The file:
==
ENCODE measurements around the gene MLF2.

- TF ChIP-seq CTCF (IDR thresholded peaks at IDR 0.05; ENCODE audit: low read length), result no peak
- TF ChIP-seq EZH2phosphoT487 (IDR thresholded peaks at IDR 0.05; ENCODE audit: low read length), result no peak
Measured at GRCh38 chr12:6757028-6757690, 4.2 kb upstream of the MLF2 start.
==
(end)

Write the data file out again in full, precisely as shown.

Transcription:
ENCODE measurements around the gene MLF2.

- TF ChIP-seq CTCF (IDR thresholded peaks at IDR 0.05; ENCODE audit: low read length), result no peak
- TF ChIP-seq EZH2phosphoT487 (IDR thresholded peaks at IDR 0.05; ENCODE audit: low read length), result no peak
Measured at GRCh38 chr12:6757028-6757690, 4.2 kb upstream of the MLF2 start.